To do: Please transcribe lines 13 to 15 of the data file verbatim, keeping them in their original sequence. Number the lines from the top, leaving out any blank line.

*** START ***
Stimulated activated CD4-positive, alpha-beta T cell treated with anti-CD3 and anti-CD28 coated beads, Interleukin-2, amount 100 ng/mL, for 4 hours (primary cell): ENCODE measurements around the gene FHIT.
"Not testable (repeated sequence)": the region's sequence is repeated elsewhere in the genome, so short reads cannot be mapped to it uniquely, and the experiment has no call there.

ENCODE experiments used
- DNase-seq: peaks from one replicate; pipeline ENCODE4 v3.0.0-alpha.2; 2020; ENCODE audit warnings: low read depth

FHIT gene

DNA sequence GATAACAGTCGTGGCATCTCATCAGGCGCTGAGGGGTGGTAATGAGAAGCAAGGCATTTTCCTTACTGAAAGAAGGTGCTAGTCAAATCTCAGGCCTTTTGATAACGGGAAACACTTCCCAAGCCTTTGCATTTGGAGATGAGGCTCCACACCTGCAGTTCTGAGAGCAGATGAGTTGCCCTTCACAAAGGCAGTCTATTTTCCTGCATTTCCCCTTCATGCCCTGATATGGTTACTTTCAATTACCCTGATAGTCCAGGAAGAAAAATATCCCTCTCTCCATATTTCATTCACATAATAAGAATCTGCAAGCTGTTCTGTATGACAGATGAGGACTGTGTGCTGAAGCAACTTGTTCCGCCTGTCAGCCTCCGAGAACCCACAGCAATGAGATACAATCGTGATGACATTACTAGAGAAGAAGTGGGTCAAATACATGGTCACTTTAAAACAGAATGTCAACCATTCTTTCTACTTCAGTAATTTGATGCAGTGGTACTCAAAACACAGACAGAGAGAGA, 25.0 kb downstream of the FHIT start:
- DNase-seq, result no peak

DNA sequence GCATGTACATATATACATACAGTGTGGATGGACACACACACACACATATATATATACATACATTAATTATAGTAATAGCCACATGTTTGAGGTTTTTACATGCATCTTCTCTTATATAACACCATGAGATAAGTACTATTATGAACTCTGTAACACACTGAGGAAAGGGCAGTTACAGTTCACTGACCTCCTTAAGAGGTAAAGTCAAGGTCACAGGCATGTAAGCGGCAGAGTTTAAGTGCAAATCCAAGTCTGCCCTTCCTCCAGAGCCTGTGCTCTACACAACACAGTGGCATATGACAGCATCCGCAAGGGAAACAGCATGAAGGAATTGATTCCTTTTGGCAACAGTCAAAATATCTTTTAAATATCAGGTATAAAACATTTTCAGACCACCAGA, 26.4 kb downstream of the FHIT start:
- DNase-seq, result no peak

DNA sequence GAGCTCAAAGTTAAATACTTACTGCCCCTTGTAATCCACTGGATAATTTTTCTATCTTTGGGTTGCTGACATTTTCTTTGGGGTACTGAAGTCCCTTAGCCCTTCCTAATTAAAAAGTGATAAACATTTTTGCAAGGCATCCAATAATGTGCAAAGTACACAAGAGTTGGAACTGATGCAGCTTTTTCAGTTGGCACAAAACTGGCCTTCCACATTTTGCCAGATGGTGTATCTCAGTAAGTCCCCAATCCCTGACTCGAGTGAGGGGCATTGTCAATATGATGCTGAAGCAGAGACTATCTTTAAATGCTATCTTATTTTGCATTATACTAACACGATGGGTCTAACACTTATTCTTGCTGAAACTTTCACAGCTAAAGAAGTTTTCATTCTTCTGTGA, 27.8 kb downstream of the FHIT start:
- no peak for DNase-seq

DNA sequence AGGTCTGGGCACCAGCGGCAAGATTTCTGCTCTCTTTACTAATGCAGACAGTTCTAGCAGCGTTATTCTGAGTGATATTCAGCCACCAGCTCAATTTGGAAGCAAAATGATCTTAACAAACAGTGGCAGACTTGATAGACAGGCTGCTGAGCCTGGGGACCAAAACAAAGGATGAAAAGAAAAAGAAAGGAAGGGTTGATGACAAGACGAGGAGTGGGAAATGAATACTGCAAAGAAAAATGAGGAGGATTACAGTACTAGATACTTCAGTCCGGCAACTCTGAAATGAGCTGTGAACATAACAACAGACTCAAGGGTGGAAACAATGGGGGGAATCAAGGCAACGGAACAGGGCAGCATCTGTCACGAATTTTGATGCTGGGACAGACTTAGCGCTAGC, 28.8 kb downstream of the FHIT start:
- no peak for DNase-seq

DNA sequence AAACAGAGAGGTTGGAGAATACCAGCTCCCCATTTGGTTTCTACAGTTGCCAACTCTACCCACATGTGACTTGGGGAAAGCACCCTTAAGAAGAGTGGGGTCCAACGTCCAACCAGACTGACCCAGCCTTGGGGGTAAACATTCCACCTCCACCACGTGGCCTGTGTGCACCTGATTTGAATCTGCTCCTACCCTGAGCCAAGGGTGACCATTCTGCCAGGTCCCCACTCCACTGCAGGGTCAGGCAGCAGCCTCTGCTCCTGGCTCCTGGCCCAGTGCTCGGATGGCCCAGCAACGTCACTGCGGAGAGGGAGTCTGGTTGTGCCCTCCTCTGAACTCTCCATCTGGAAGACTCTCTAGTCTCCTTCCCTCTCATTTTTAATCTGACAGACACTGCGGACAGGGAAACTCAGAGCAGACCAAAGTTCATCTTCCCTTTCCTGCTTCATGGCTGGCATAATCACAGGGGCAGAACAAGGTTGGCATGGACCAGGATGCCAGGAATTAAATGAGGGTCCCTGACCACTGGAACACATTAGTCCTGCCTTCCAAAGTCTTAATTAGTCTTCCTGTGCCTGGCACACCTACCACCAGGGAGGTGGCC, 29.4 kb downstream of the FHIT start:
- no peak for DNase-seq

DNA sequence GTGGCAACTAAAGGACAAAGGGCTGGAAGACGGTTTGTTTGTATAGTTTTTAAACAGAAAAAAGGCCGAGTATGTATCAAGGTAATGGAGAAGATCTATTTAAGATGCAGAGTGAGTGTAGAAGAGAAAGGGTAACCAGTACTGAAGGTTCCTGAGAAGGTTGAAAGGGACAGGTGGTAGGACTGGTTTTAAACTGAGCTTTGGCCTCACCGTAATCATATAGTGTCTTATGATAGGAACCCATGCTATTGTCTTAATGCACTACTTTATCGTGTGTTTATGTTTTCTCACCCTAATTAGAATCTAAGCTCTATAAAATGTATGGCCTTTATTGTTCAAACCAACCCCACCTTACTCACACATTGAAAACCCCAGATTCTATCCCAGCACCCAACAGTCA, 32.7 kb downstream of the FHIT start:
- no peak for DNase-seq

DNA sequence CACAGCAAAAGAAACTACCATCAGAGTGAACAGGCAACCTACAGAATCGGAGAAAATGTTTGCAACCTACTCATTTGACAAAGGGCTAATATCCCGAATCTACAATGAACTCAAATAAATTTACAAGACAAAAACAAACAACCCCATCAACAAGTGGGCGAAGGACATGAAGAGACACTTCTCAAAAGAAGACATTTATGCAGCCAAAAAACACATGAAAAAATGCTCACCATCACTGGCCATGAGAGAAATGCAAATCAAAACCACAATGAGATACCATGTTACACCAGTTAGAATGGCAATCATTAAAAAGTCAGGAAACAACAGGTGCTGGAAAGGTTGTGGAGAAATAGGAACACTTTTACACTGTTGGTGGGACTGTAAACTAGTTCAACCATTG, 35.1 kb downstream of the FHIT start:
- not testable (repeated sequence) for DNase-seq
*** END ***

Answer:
- no peak for DNase-seq

DNA sequence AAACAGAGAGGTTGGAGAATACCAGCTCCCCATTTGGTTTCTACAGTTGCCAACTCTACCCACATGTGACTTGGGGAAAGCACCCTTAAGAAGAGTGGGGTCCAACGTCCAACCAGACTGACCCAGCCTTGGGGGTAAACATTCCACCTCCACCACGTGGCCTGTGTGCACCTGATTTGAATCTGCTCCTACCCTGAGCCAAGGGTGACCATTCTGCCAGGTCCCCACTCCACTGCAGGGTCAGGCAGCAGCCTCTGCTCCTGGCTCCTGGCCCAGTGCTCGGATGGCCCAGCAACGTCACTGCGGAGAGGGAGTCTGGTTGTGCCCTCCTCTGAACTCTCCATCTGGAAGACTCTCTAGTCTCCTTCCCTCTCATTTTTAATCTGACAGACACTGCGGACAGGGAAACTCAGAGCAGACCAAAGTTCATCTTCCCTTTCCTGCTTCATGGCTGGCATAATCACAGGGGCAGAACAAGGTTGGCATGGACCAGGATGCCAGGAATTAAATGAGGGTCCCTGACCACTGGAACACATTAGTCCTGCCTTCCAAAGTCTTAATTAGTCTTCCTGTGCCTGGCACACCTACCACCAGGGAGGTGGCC, 29.4 kb downstream of the FHIT start:
- no peak for DNase-seq